10. Create a Trigger “Word” and anchor that word to the respective state of activation that will put you in hyper-drive. A simple word like “READY” can create a predisposition to GO!

11.  Use Self Hypnosis to program the speed that you want achieve at an unconscious level.

  1. Use a “coach” in your visualizations during self-hypnosis. A coach is someone you bring into your visualization. The coach understands the process you’re trying to achieve. The coach guides you in refining your technique by helping you gain perspective from a disassociated point of view during the hypnotic visualization practice session.
  2. Project yourself into the ideal model of the fastest shooter you know as a model of excellence. This will allow you to experience the feeling of speed that they are achieving from their perspective during your self-hypnosis sessions.
  3. Project the fastest shooter you know into yourself and allow that top performer to take over your body and guide your motor movements and emotional state during your self-hypnosis sessions.
  4. Create a “Swish” to future pace your performance. A “Swish” projects you into the future at the time you need to activate all your resources. You see and feel yourself performing perfectly at the speeds required for your success in the actual competition or engagement.
  5. Pick a trigger to activate the “Swish” at the onset of the competition or engagement. Then fire off the trigger and feel all those resources that you remember from your best practice run flow into you, giving you the confidence and the skills you require (this pre-loads a map in your mind for your body to follow)….Then let it all go and everything will flow effortlessly. Use this during your hypnotic visualization AND when you are in competition or in the onset of the engagement.

12.  Practice… Practice… Practice (Keep it safe…Never compromise speed over safety!)

Give yourself permission to push your “speed” envelope. Your accuracy may fall off a little at first, but that’s okay. It’s a lot like driving a car at 90 miles an hour. At first it may feel a little uncomfortable, but your brain will adapt to the speed and your motor movements of steering the car become more natural and more comfortable with time.    i.NOTE: Never push for speed if you haven’t developed a sound foundation in your accuracy. If you can’t keep a 2 inch group at 21 feet when shooting slow fire, you should NOT be working on speed!  Inaccuracy is an indication that one or more very important elements are missing in your shooting process.

Like it?  Love it?  Want some more of it?  Then please check out Insight’s Deadly Accuracy Home Study Course by clicking >HERE<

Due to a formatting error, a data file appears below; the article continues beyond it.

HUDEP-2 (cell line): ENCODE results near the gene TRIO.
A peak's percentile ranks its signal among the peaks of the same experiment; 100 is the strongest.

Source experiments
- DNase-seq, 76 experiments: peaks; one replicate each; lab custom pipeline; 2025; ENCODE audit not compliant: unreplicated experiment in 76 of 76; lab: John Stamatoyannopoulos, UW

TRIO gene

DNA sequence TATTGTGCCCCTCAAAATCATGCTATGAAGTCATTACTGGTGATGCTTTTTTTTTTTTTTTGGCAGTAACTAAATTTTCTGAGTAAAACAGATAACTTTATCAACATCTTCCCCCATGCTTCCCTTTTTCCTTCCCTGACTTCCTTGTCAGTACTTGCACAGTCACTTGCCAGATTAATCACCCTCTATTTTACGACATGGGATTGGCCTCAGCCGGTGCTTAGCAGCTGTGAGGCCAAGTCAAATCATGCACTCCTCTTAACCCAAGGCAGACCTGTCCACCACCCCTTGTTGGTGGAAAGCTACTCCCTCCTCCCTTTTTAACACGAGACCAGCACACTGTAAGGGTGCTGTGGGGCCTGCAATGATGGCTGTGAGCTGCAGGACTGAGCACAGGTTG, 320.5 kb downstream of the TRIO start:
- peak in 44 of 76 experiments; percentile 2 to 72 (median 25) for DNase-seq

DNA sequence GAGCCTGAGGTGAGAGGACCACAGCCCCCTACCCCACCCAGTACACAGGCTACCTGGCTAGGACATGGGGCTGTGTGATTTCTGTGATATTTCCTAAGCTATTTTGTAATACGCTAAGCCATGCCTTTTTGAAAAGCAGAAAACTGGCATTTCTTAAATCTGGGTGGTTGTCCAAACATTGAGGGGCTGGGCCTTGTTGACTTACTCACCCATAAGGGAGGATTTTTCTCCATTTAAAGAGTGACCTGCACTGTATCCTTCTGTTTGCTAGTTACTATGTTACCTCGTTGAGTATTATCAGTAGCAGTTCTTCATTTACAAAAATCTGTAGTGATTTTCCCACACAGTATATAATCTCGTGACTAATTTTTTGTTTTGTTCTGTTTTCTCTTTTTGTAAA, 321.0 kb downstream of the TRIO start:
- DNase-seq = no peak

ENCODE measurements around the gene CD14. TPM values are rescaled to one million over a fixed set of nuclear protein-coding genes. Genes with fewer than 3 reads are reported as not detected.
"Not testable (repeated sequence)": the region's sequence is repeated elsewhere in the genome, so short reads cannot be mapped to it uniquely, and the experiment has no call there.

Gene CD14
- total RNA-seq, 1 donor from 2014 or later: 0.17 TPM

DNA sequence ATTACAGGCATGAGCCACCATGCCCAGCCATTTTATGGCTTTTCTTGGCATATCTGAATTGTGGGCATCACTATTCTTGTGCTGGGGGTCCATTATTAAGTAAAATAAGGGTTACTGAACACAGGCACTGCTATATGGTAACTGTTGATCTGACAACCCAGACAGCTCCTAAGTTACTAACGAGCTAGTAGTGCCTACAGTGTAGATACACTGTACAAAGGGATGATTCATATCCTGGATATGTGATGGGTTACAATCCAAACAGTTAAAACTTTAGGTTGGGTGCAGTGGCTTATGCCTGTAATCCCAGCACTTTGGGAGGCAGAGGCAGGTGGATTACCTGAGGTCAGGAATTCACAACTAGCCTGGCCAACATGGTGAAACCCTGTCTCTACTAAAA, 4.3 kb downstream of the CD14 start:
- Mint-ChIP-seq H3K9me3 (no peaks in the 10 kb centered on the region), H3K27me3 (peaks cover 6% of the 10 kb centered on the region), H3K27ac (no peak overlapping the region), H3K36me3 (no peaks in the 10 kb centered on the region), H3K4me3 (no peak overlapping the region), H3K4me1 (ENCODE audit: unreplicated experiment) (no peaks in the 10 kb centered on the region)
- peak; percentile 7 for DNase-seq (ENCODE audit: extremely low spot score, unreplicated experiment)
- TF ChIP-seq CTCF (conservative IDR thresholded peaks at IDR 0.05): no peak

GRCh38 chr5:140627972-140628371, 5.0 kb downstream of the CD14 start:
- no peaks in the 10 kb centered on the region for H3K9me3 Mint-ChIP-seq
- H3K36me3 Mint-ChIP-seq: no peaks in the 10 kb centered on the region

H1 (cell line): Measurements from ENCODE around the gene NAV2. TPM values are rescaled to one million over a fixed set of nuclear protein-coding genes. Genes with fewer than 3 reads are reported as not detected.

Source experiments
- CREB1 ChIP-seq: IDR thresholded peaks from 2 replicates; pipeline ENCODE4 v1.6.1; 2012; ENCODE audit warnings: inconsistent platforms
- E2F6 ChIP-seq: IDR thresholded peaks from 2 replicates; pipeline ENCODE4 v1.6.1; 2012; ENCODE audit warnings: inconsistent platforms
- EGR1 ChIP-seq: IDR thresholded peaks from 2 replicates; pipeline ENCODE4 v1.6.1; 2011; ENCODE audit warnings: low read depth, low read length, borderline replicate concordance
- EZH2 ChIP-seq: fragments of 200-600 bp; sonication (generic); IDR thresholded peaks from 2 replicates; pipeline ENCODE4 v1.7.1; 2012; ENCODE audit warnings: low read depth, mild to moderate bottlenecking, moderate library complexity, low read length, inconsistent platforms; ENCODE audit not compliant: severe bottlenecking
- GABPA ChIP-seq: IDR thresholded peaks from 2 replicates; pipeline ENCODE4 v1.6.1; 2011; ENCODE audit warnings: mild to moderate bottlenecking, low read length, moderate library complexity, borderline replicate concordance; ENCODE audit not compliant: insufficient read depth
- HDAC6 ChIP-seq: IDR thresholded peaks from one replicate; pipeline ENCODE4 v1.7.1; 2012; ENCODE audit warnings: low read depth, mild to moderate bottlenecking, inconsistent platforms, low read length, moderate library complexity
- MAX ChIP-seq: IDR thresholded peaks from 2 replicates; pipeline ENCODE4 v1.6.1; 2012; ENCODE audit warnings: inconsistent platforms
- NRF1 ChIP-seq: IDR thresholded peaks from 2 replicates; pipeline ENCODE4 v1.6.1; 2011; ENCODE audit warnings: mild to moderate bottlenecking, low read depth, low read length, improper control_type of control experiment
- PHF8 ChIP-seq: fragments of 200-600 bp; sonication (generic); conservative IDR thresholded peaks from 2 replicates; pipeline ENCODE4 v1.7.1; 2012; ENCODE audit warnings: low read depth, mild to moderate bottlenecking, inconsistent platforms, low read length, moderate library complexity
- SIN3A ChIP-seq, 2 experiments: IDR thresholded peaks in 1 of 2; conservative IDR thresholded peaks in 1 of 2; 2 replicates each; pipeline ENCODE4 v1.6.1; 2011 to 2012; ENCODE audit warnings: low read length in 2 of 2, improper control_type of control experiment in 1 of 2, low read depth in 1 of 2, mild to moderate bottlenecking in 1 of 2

You will discover what elements may be missing in your shooting process. You will learn how to increase your accuracy so you can shoot 1-hole groups with consistency at 21 feet.

How hard should you push the envelope so you stay within your skill ratio and yet continue to grow as a shooter? Sport psychologists have found the sweet spot is 4%. The challenge should be 4% greater than the skill level of the shooter. This also means that future challenges should be progressive in nature and increase in 4% increments to maximize and maintain peak performance.

But, if you work higher upstream on the mental and nervous system aspects of shooting, you can get long lasting 100%, 200%, and larger quantum leaps in performance in a single day.  That’s what Insight’s Deadly Accuracy One Hole Group High Stress Shooting System. has done for more than 5,000 other shooters and why I want you to check out their home study system by going >HERE<  And once you’ve gone through Deadly Accuracy, I’ll let you in on more under-the-rader high speed training programs that will stretch you more than you thought possible (again) as a shooter.

Thoughts? Comments? Criticisms? Additions? Share them by commenting below…

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  • Munro

    Reply Reply February 20, 2015

    Wow! That is a lot to take on unless you are really motivated. I had seen bits and pieces of this content floating around here and there, but you did all of us a great service by putting it all together in one place, thank you!
    I do not shoot competitively anymore, but for anyone who does, or is wanting to get into the sport, this information will save you huge amounts of prep time and also huge amounts of ammo!
    I hope you have much success at your upcoming event Ox, and Matt, thanks again for this very valuable information!


    • Ox

      Reply Reply February 20, 2015

      Thanks, Munro…don’t think you need to eat the entire elephant in one bite or eat everything at the buffet 🙂 Take what you can enjoy, use, and savor and don’t worry about the rest until you’re hungry again.